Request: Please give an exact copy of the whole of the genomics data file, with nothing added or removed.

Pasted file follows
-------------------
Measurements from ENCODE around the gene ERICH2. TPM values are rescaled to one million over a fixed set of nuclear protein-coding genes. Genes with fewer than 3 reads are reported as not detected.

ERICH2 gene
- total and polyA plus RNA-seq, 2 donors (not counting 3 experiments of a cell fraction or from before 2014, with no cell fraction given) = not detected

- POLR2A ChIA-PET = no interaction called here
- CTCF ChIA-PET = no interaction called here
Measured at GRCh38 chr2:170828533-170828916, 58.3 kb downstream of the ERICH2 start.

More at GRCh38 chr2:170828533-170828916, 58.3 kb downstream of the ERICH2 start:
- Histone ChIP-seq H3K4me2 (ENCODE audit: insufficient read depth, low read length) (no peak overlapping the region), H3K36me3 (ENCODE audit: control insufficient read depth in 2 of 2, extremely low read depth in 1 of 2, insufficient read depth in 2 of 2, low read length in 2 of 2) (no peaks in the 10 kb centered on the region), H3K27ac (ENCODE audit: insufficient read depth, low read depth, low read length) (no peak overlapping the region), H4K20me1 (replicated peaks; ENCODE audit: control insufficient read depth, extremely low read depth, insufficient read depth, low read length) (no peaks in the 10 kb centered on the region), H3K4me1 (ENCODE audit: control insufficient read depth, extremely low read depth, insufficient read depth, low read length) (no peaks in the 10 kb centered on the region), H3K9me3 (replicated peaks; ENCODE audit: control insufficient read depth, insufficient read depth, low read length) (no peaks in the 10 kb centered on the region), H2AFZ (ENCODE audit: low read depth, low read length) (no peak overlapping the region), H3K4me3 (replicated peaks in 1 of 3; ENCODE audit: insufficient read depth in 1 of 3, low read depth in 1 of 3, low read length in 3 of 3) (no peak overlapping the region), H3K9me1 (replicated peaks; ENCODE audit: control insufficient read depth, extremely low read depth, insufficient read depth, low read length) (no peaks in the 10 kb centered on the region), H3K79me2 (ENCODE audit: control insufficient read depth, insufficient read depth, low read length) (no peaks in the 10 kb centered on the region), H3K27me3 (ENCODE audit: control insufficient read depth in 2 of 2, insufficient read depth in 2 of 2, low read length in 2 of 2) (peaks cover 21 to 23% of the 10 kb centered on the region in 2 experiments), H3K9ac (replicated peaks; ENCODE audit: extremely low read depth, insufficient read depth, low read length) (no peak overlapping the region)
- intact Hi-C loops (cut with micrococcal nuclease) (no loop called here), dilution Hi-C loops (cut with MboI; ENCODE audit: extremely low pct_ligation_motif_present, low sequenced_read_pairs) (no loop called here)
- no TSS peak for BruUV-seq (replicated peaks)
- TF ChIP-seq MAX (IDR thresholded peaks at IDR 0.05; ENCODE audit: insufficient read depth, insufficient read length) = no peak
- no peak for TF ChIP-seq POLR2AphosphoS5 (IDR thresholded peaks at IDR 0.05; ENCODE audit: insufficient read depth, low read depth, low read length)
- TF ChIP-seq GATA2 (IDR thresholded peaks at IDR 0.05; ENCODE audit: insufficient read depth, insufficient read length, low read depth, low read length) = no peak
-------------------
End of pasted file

Measurements from ENCODE around the gene ERICH2. TPM values are rescaled to one million over a fixed set of nuclear protein-coding genes. Genes with fewer than 3 reads are reported as not detected.

ERICH2 gene
- total and polyA plus RNA-seq, 2 donors (not counting 3 experiments of a cell fraction or from before 2014, with no cell fraction given) = not detected

- POLR2A ChIA-PET = no interaction called here
- CTCF ChIA-PET = no interaction called here
Measured at GRCh38 chr2:170828533-170828916, 58.3 kb downstream of the ERICH2 start.

More at GRCh38 chr2:170828533-170828916, 58.3 kb downstream of the ERICH2 start:
- Histone ChIP-seq H3K4me2 (ENCODE audit: insufficient read depth, low read length) (no peak overlapping the region), H3K36me3 (ENCODE audit: control insufficient read depth in 2 of 2, extremely low read depth in 1 of 2, insufficient read depth in 2 of 2, low read length in 2 of 2) (no peaks in the 10 kb centered on the region), H3K27ac (ENCODE audit: insufficient read depth, low read depth, low read length) (no peak overlapping the region), H4K20me1 (replicated peaks; ENCODE audit: control insufficient read depth, extremely low read depth, insufficient read depth, low read length) (no peaks in the 10 kb centered on the region), H3K4me1 (ENCODE audit: control insufficient read depth, extremely low read depth, insufficient read depth, low read length) (no peaks in the 10 kb centered on the region), H3K9me3 (replicated peaks; ENCODE audit: control insufficient read depth, insufficient read depth, low read length) (no peaks in the 10 kb centered on the region), H2AFZ (ENCODE audit: low read depth, low read length) (no peak overlapping the region), H3K4me3 (replicated peaks in 1 of 3; ENCODE audit: insufficient read depth in 1 of 3, low read depth in 1 of 3, low read length in 3 of 3) (no peak overlapping the region), H3K9me1 (replicated peaks; ENCODE audit: control insufficient read depth, extremely low read depth, insufficient read depth, low read length) (no peaks in the 10 kb centered on the region), H3K79me2 (ENCODE audit: control insufficient read depth, insufficient read depth, low read length) (no peaks in the 10 kb centered on the region), H3K27me3 (ENCODE audit: control insufficient read depth in 2 of 2, insufficient read depth in 2 of 2, low read length in 2 of 2) (peaks cover 21 to 23% of the 10 kb centered on the region in 2 experiments), H3K9ac (replicated peaks; ENCODE audit: extremely low read depth, insufficient read depth, low read length) (no peak overlapping the region)
- intact Hi-C loops (cut with micrococcal nuclease) (no loop called here), dilution Hi-C loops (cut with MboI; ENCODE audit: extremely low pct_ligation_motif_present, low sequenced_read_pairs) (no loop called here)
- no TSS peak for BruUV-seq (replicated peaks)
- TF ChIP-seq MAX (IDR thresholded peaks at IDR 0.05; ENCODE audit: insufficient read depth, insufficient read length) = no peak
- no peak for TF ChIP-seq POLR2AphosphoS5 (IDR thresholded peaks at IDR 0.05; ENCODE audit: insufficient read depth, low read depth, low read length)
- TF ChIP-seq GATA2 (IDR thresholded peaks at IDR 0.05; ENCODE audit: insufficient read depth, insufficient read length, low read depth, low read length) = no peak